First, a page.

Design is always changing, and with tech and design increasingly aligning, we're arguably headed to the most radical period of change in design history. How radical will the design landscape of 2020 be, then?
To find out, we asked five elite studios—each and every one a member of Fast Company's Most Innovative Companies list—to give us their predictions for the near-future of design. Designers from Ammunition, Herman Miller, Code and Theory, and more gave us their thoughts on everything from the future of the office as cathedral, to the rise of the designer CEO.
Here's what they all had to say.
As leaders and organizations increasingly understand the ability of designers to use their talents and perspective to expose opportunities and understand and solve complex problems, designers will officially be called on to move outside the traditional boundaries of what a design effort is, into the true definition of businesses, and be responsible for exposing and building new markets. This happens today—we do this [at Ammunition]—but what will be new is that we will have tacit permission to play. — Robert Brunner, Founder, Ammunition Group
As everything becomes a connected device over the next five years, you'll see a crumbling of the wall between graphic designers, technologists, interfaces designers, and so on. To design the cross-platform experiences of the future, everyone's brains will meld together. I see Jony Ive taking over software design at Apple as the way things will continue to happen in the future; the distinction between industrial design, digital design, and system design will continue to blur. — Mike Treff, Managing Partner, Product Design Group at Code and Theory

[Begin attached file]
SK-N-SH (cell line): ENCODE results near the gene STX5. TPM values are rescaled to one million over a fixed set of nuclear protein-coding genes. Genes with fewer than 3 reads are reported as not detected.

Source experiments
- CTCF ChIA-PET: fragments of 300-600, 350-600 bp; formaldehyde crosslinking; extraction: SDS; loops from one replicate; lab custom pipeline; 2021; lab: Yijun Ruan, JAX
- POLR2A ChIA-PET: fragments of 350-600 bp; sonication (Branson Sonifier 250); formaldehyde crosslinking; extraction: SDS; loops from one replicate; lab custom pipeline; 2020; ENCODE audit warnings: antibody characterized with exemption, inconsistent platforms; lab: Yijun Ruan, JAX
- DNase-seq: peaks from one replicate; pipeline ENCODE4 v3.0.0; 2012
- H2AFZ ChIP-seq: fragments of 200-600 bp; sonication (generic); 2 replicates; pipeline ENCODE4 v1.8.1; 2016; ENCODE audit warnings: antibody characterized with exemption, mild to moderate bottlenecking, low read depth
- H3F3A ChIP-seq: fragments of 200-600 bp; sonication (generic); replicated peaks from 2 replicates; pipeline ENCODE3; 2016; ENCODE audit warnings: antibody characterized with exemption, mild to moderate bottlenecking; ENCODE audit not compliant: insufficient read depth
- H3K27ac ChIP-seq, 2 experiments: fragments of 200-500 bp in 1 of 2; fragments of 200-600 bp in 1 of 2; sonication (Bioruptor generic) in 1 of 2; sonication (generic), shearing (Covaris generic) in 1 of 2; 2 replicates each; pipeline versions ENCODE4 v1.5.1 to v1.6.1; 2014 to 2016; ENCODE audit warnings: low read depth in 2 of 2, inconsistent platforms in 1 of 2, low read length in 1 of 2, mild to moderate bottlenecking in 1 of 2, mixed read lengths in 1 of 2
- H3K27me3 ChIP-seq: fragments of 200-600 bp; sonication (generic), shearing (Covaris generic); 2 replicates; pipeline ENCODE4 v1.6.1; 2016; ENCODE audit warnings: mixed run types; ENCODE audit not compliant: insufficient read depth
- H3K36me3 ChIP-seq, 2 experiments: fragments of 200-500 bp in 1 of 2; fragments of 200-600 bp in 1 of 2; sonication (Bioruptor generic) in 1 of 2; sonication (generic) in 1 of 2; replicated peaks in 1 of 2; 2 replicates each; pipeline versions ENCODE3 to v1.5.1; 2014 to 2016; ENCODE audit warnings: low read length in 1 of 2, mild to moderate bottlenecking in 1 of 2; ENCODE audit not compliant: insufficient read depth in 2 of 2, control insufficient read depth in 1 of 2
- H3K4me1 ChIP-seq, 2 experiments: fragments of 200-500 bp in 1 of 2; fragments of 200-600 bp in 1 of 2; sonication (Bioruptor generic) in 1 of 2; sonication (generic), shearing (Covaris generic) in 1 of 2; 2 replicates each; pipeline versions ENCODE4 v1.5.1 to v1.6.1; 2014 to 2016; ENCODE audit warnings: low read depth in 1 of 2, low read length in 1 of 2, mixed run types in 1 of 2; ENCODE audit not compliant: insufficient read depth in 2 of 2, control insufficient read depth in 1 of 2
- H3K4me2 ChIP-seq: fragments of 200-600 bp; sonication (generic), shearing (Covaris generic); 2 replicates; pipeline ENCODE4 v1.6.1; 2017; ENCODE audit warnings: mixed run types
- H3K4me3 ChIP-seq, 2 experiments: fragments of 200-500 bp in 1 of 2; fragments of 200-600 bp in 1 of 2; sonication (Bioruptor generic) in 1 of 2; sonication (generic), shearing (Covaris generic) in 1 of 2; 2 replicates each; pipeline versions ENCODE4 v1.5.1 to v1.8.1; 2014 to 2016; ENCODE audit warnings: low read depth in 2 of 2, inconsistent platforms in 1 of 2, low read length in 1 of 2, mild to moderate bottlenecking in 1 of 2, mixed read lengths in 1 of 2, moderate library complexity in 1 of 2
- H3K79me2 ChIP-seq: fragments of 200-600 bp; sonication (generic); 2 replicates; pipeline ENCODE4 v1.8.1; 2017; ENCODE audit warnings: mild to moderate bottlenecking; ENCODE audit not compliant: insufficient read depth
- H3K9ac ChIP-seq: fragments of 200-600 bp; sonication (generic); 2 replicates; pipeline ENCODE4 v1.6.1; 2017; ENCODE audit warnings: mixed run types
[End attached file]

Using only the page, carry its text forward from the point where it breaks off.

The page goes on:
The Internet of Things usually refers to technologies like Nest and Fitbit, but one does not make something "smarter" simply by placing a circuit board in it and connecting it to a network. There will also be vast ramifications for the way we design products and spaces. The converging requirements of aging baby boomers and technology-embracing millennials will lead designers to focus on where product design and architecture intersect and inform one another to create better outcomes. — James R. Wisniewski, Senior Associate - Architecture, Michael Graves Architecture & Design
Self-learning options for designers in tech will outpace offerings from universities and colleges. Because the knowledge required to design in the medium of technology continues to expand and evolve, real-time learning will be more important than what a college course can teach in a perfected, hermetically sealed form within the span of a semester or quarter. Options to keep with the pace of learning will expand through Starter League, Codecademy, and General Assembly. — John Maeda, Design Partner, Kleiner Perkins Caufield & Byers
More and more, individuals trained in design will hold leadership positions. But not all will be qualified. It will always take a broad understanding of a business and the vision and strength to take it somewhere. But strong business skills combined with design training and talent will become a potent combination. Not all will be successful, but a few will kick ass. — Robert Brunner, Founder, Ammunition Group